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ARTS & ENTERTAINMENT

Cafe de Flore

Two seemingly distinct stories about love join together in the most surprising of ways in this French film starring Vanessa Paradis.
By Tara Rivkin
April 22, 2012
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By Tara Rivkin
April 22, 2012
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French Canadian filmmaker Jean-Marc Vallee is famed for masterfully ingraining music into his films. The name of his most recent work comes from the chill out song 'Cafe de Flore' by Matthew Herbert, a song that holds extreme resonance for the characters, connecting them across time and place. The music in the film — dominated by the otherworldly Sigur Ros with a smattering of electro, pop and dance in between — is not merely decorative or utilised to invoke emotion; rather, it galvanises people in the most intense of ways and serves to remind them of the tragedy of love lost. In the world of Vallee's characters, music is life altering and transcendent, a profound expression and experience of love.

Vallee presents us with two seemingly distinct stories, tales that will be joined at the end in the most surprising of ways. In modern-day Montreal, DJ Antoine (Kevin Parent) is deeply in love with his partner, Rose (Evelyne Brochu), but is emotionally displaced by his ineffable connection to his teenage sweetheart and ex-wife Carole (Helene Florent), the mother of his two children. Antoine questions during the film how one can have two soul mates in a lifetime. "If it's a soul mate," he asks, "it's not supposed to end, right?" Carole, in turn, is haunted by the disappearance of a love she thought was "written in the stars".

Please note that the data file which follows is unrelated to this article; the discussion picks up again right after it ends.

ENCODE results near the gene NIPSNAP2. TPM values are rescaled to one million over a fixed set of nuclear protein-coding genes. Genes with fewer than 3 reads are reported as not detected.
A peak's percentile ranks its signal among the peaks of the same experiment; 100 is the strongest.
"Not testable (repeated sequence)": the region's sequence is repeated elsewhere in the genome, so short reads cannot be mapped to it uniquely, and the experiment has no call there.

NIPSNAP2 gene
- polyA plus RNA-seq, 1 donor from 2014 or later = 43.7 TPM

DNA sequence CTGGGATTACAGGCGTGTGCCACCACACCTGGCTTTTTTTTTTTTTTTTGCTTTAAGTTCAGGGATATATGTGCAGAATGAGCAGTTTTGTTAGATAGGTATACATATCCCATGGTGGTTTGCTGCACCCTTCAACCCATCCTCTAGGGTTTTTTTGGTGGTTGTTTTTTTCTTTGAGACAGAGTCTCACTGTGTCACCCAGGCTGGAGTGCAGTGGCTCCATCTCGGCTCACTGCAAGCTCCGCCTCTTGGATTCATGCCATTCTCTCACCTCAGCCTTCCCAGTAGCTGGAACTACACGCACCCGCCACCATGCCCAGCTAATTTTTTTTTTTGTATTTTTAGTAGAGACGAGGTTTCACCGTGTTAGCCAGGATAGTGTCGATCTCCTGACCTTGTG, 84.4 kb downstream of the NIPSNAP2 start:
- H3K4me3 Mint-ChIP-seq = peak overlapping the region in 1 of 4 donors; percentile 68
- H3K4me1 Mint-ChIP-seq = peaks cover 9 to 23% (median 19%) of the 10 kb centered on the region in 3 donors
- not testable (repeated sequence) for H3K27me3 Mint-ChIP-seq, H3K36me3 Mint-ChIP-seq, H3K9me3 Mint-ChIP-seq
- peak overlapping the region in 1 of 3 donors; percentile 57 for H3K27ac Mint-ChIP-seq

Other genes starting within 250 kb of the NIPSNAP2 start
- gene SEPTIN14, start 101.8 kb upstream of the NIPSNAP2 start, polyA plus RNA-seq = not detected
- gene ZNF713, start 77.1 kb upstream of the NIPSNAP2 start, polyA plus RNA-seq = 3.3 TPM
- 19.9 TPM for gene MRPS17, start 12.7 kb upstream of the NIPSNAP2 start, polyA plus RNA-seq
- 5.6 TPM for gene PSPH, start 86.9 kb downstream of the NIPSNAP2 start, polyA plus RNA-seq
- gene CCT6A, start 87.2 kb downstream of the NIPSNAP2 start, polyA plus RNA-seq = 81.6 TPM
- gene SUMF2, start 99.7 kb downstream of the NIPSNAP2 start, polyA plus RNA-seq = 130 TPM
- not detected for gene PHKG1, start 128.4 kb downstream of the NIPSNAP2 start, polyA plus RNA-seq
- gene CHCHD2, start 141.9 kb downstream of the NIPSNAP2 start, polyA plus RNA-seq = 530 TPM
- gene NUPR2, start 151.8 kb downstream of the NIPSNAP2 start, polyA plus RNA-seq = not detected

The other story, set in an unspectacular Paris of browns and greys in 1969, follows Jacqueline (Vanessa Paradis) and her obsessive devotion to her son, Laurent (Marin Gerrier), who has Down syndrome, along with his fervent attachment to a little girl also with Down Syndrome called Veronique (Alice Dubois). How the two stories converge will be divisive for audiences — some will be in awe of the magnitude of it all while some will walk out and roll their eyes.

I was unfortunately in the latter camp. The final revelation let Cafe de Flore down in my opinion, but it didn't take away from the beauty of it as a whole. The film has a hypnotic quality that truly entrances. The use of photos of times past; stunning, ethereal visuals; and the inclusion of scenes showing Antoine and Carole as teenagers bound by love and a shared passion for music infuse the film with a sense of nostalgia and history that renders it dreamlike and sad. It won't be to everyone's taste, but if you appreciate good music and a complex, interesting story, then this might have something for you.

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